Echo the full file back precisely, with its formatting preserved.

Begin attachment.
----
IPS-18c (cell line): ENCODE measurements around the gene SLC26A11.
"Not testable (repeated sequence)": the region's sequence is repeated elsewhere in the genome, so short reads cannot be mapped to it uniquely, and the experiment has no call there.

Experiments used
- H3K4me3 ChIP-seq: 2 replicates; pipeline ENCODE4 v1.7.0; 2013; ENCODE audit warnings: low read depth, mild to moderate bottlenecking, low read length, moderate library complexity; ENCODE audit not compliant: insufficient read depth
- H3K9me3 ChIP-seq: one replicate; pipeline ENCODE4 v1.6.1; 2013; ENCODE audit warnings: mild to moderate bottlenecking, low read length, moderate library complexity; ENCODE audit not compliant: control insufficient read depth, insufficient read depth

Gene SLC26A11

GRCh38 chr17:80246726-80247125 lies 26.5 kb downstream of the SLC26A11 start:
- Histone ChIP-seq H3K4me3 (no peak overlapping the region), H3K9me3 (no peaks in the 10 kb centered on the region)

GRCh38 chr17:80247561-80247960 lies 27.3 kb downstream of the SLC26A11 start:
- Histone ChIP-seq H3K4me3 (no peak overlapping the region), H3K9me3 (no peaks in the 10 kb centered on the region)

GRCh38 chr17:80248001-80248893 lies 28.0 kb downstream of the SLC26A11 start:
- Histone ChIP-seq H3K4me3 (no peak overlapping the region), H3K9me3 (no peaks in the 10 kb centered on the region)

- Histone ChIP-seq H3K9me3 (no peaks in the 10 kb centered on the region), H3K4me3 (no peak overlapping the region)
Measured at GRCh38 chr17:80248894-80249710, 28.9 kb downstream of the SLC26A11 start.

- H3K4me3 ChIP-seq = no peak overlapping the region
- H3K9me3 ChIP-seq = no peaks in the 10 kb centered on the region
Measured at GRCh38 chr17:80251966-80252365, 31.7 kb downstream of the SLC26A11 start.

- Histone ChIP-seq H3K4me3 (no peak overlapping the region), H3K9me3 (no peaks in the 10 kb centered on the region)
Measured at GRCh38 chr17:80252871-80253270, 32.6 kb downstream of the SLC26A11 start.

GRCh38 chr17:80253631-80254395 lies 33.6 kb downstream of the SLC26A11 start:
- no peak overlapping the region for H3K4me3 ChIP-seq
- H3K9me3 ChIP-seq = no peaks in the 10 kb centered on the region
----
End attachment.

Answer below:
IPS-18c (cell line): ENCODE measurements around the gene SLC26A11.
"Not testable (repeated sequence)": the region's sequence is repeated elsewhere in the genome, so short reads cannot be mapped to it uniquely, and the experiment has no call there.

Experiments used
- H3K4me3 ChIP-seq: 2 replicates; pipeline ENCODE4 v1.7.0; 2013; ENCODE audit warnings: low read depth, mild to moderate bottlenecking, low read length, moderate library complexity; ENCODE audit not compliant: insufficient read depth
- H3K9me3 ChIP-seq: one replicate; pipeline ENCODE4 v1.6.1; 2013; ENCODE audit warnings: mild to moderate bottlenecking, low read length, moderate library complexity; ENCODE audit not compliant: control insufficient read depth, insufficient read depth

Gene SLC26A11

GRCh38 chr17:80246726-80247125 lies 26.5 kb downstream of the SLC26A11 start:
- Histone ChIP-seq H3K4me3 (no peak overlapping the region), H3K9me3 (no peaks in the 10 kb centered on the region)

GRCh38 chr17:80247561-80247960 lies 27.3 kb downstream of the SLC26A11 start:
- Histone ChIP-seq H3K4me3 (no peak overlapping the region), H3K9me3 (no peaks in the 10 kb centered on the region)

GRCh38 chr17:80248001-80248893 lies 28.0 kb downstream of the SLC26A11 start:
- Histone ChIP-seq H3K4me3 (no peak overlapping the region), H3K9me3 (no peaks in the 10 kb centered on the region)

- Histone ChIP-seq H3K9me3 (no peaks in the 10 kb centered on the region), H3K4me3 (no peak overlapping the region)
Measured at GRCh38 chr17:80248894-80249710, 28.9 kb downstream of the SLC26A11 start.

- H3K4me3 ChIP-seq = no peak overlapping the region
- H3K9me3 ChIP-seq = no peaks in the 10 kb centered on the region
Measured at GRCh38 chr17:80251966-80252365, 31.7 kb downstream of the SLC26A11 start.

- Histone ChIP-seq H3K4me3 (no peak overlapping the region), H3K9me3 (no peaks in the 10 kb centered on the region)
Measured at GRCh38 chr17:80252871-80253270, 32.6 kb downstream of the SLC26A11 start.

GRCh38 chr17:80253631-80254395 lies 33.6 kb downstream of the SLC26A11 start:
- no peak overlapping the region for H3K4me3 ChIP-seq
- H3K9me3 ChIP-seq = no peaks in the 10 kb centered on the region